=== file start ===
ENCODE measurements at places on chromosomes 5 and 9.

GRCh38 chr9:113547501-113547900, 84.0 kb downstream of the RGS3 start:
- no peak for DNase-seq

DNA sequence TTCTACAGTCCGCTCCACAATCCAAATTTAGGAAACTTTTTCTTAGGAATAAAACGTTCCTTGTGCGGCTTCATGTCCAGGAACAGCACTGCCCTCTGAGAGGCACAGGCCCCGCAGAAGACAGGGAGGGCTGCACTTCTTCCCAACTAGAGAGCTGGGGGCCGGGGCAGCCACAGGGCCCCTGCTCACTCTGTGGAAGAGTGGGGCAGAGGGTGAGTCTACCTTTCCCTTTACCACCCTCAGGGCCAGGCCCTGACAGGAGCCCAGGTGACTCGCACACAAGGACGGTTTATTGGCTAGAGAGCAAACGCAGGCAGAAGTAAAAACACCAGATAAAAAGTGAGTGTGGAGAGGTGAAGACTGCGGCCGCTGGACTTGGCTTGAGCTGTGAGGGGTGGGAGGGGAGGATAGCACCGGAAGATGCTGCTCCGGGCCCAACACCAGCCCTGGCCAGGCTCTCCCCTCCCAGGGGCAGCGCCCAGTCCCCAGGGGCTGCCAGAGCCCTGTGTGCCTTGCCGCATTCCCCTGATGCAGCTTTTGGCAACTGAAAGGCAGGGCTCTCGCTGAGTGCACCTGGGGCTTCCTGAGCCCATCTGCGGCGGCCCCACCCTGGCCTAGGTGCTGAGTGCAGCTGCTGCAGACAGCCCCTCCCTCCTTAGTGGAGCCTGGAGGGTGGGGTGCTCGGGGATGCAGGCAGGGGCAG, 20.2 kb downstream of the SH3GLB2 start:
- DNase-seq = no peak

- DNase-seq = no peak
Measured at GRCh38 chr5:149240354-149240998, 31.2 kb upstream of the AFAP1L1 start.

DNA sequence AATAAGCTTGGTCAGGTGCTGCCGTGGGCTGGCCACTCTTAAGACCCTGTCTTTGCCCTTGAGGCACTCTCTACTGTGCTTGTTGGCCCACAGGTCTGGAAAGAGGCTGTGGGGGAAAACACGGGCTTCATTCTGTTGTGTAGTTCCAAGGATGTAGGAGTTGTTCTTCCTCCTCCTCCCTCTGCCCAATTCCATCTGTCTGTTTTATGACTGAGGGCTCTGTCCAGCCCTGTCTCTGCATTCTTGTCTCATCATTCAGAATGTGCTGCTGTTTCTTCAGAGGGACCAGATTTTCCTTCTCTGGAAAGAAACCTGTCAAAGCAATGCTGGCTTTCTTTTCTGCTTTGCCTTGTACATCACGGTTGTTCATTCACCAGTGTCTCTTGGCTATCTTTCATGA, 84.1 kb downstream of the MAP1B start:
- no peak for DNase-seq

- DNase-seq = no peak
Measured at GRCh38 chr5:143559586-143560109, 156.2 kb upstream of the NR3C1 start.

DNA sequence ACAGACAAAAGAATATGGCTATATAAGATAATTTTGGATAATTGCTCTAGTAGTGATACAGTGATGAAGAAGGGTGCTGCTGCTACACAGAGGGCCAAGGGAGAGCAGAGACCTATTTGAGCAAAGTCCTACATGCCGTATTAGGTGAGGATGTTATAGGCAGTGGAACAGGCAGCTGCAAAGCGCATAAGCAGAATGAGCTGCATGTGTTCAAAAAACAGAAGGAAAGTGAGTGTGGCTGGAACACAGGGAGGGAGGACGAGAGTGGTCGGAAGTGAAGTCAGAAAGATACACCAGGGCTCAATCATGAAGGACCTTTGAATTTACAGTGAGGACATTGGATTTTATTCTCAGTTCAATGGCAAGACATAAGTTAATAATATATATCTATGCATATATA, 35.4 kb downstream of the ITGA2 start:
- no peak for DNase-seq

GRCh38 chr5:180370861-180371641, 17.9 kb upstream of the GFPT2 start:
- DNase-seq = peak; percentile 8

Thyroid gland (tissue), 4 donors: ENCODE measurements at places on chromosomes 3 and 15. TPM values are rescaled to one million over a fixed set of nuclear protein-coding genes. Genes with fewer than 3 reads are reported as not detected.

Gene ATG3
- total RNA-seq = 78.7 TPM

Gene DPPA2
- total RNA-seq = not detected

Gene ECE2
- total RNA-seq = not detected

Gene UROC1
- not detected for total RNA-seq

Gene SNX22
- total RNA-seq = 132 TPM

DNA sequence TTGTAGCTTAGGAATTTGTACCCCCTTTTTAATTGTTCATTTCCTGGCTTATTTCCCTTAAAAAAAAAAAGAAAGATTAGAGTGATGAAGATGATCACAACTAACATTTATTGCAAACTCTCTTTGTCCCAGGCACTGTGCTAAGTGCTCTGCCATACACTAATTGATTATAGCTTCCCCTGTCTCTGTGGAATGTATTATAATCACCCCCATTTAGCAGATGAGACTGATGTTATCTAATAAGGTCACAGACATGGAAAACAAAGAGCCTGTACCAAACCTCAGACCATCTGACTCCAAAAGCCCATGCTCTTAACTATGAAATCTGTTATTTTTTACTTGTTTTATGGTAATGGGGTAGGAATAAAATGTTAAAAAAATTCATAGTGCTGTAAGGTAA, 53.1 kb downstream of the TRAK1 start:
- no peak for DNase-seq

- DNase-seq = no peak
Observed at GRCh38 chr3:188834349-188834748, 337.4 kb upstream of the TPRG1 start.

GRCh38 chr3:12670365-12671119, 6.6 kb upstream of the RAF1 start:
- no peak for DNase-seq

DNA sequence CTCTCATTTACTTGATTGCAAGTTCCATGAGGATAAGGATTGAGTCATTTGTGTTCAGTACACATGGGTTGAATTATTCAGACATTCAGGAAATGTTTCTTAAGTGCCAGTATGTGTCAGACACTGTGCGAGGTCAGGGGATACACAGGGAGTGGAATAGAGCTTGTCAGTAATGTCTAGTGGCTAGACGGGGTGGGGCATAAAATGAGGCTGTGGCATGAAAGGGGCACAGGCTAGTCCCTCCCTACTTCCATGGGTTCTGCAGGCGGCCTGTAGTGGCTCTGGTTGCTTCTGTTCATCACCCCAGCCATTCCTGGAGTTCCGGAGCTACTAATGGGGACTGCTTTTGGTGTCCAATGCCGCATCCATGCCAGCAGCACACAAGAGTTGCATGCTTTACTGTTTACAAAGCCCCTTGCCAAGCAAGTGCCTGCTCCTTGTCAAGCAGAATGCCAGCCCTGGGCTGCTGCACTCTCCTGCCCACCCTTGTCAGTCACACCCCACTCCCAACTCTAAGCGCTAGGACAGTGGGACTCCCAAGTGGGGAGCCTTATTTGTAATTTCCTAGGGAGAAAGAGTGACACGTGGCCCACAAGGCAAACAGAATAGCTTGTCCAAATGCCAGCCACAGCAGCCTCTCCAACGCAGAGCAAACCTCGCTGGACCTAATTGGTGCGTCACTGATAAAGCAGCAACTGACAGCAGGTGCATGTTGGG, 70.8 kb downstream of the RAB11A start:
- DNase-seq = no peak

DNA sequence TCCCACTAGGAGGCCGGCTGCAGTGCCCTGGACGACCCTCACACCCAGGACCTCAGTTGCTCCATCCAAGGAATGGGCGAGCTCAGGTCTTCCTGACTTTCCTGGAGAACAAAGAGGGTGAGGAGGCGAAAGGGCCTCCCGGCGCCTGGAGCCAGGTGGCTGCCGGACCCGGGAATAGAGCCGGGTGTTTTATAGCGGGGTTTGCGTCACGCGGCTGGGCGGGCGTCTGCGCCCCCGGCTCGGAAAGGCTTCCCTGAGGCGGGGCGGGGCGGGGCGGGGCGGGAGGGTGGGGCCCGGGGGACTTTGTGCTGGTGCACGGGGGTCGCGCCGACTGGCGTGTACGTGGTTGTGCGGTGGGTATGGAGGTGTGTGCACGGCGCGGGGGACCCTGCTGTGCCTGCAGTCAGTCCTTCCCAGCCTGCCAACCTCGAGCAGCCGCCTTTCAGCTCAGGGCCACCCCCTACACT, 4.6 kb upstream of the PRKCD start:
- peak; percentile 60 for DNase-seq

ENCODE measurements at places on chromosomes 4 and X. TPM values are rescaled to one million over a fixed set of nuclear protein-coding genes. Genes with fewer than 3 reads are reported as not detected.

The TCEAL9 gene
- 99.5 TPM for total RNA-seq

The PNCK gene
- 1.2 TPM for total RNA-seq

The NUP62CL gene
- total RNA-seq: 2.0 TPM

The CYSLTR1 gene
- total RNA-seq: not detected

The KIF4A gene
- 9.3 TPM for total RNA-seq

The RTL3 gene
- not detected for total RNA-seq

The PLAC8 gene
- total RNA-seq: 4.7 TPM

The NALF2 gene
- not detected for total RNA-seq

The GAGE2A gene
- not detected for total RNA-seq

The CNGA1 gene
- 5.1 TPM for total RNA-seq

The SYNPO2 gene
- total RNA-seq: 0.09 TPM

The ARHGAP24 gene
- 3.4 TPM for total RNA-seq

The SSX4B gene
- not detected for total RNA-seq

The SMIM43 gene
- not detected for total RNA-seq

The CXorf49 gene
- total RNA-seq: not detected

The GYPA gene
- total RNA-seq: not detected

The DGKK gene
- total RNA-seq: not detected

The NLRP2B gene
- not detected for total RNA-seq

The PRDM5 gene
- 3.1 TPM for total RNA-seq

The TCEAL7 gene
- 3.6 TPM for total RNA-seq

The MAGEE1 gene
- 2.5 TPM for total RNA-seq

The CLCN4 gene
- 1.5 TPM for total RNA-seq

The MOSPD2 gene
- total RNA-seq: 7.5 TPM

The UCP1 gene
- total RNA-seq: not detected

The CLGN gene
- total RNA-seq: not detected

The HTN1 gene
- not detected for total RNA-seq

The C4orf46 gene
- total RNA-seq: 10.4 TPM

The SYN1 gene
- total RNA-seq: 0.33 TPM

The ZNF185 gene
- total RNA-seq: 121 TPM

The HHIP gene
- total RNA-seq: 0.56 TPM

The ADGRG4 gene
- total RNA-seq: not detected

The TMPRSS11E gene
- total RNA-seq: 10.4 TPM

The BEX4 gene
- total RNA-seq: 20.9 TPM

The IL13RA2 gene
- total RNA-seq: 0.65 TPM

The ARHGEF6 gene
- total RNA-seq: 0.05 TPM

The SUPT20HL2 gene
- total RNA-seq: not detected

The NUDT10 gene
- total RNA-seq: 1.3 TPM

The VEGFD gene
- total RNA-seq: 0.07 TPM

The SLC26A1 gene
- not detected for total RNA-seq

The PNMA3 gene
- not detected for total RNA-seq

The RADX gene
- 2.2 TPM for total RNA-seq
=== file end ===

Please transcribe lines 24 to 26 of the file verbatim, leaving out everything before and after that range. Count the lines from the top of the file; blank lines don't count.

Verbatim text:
- not detected for total RNA-seq

Gene SNX22
- total RNA-seq = 132 TPM